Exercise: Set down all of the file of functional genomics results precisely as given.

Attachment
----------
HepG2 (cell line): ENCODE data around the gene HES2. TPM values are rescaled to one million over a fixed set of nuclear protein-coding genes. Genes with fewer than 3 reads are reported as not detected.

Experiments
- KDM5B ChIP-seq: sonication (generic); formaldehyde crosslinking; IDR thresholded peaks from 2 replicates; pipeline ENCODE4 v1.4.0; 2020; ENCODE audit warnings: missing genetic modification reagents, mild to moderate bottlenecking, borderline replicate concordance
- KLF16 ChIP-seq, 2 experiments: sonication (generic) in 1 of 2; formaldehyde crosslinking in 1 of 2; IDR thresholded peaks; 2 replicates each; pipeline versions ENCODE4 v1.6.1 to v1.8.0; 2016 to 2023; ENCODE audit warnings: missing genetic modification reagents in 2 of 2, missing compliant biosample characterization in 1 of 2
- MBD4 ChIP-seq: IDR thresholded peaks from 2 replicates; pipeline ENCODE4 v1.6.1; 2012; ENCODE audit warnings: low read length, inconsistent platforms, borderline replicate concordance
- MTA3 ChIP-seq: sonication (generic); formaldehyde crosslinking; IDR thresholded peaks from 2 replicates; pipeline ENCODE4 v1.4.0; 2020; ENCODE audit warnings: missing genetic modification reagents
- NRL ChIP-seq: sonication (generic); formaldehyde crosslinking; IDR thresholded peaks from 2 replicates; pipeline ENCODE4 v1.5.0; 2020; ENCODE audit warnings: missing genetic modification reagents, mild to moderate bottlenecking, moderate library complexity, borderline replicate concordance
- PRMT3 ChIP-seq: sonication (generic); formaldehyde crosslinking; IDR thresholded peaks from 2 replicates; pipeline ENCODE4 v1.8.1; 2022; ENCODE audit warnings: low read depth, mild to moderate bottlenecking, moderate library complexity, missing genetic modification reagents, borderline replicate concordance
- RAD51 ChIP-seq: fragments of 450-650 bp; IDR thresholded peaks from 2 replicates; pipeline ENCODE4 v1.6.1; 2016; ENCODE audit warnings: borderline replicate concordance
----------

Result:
HepG2 (cell line): ENCODE data around the gene HES2. TPM values are rescaled to one million over a fixed set of nuclear protein-coding genes. Genes with fewer than 3 reads are reported as not detected.

Experiments
- KDM5B ChIP-seq: sonication (generic); formaldehyde crosslinking; IDR thresholded peaks from 2 replicates; pipeline ENCODE4 v1.4.0; 2020; ENCODE audit warnings: missing genetic modification reagents, mild to moderate bottlenecking, borderline replicate concordance
- KLF16 ChIP-seq, 2 experiments: sonication (generic) in 1 of 2; formaldehyde crosslinking in 1 of 2; IDR thresholded peaks; 2 replicates each; pipeline versions ENCODE4 v1.6.1 to v1.8.0; 2016 to 2023; ENCODE audit warnings: missing genetic modification reagents in 2 of 2, missing compliant biosample characterization in 1 of 2
- MBD4 ChIP-seq: IDR thresholded peaks from 2 replicates; pipeline ENCODE4 v1.6.1; 2012; ENCODE audit warnings: low read length, inconsistent platforms, borderline replicate concordance
- MTA3 ChIP-seq: sonication (generic); formaldehyde crosslinking; IDR thresholded peaks from 2 replicates; pipeline ENCODE4 v1.4.0; 2020; ENCODE audit warnings: missing genetic modification reagents
- NRL ChIP-seq: sonication (generic); formaldehyde crosslinking; IDR thresholded peaks from 2 replicates; pipeline ENCODE4 v1.5.0; 2020; ENCODE audit warnings: missing genetic modification reagents, mild to moderate bottlenecking, moderate library complexity, borderline replicate concordance
- PRMT3 ChIP-seq: sonication (generic); formaldehyde crosslinking; IDR thresholded peaks from 2 replicates; pipeline ENCODE4 v1.8.1; 2022; ENCODE audit warnings: low read depth, mild to moderate bottlenecking, moderate library complexity, missing genetic modification reagents, borderline replicate concordance
- RAD51 ChIP-seq: fragments of 450-650 bp; IDR thresholded peaks from 2 replicates; pipeline ENCODE4 v1.6.1; 2016; ENCODE audit warnings: borderline replicate concordance